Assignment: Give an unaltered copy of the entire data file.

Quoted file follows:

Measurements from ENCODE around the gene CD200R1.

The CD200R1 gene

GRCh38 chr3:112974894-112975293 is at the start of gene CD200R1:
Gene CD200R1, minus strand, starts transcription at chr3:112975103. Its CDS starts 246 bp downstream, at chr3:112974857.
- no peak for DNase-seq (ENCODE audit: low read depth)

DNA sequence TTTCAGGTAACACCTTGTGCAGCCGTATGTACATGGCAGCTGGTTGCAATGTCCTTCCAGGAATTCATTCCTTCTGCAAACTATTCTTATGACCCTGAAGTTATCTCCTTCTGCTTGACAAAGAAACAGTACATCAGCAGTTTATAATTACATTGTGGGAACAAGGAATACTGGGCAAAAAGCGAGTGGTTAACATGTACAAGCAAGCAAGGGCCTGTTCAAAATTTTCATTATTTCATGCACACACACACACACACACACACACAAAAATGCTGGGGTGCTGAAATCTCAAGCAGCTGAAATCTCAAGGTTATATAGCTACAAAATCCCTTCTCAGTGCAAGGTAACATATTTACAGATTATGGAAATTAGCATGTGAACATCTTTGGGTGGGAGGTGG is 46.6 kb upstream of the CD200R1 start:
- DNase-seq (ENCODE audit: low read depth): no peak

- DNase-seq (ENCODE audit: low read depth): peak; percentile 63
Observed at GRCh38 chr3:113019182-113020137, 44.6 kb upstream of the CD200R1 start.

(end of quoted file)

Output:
Measurements from ENCODE around the gene CD200R1.

The CD200R1 gene

GRCh38 chr3:112974894-112975293 is at the start of gene CD200R1:
Gene CD200R1, minus strand, starts transcription at chr3:112975103. Its CDS starts 246 bp downstream, at chr3:112974857.
- no peak for DNase-seq (ENCODE audit: low read depth)

DNA sequence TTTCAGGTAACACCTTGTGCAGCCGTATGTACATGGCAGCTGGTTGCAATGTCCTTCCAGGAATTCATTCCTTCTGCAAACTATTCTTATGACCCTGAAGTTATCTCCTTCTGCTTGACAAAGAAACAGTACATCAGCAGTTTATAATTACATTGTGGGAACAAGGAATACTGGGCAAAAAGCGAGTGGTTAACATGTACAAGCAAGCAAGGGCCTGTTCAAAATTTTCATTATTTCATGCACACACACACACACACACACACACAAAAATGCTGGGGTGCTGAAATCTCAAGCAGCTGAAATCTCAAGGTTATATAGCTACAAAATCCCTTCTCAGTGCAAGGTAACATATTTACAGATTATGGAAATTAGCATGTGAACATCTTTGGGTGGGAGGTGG is 46.6 kb upstream of the CD200R1 start:
- DNase-seq (ENCODE audit: low read depth): no peak

- DNase-seq (ENCODE audit: low read depth): peak; percentile 63
Observed at GRCh38 chr3:113019182-113020137, 44.6 kb upstream of the CD200R1 start.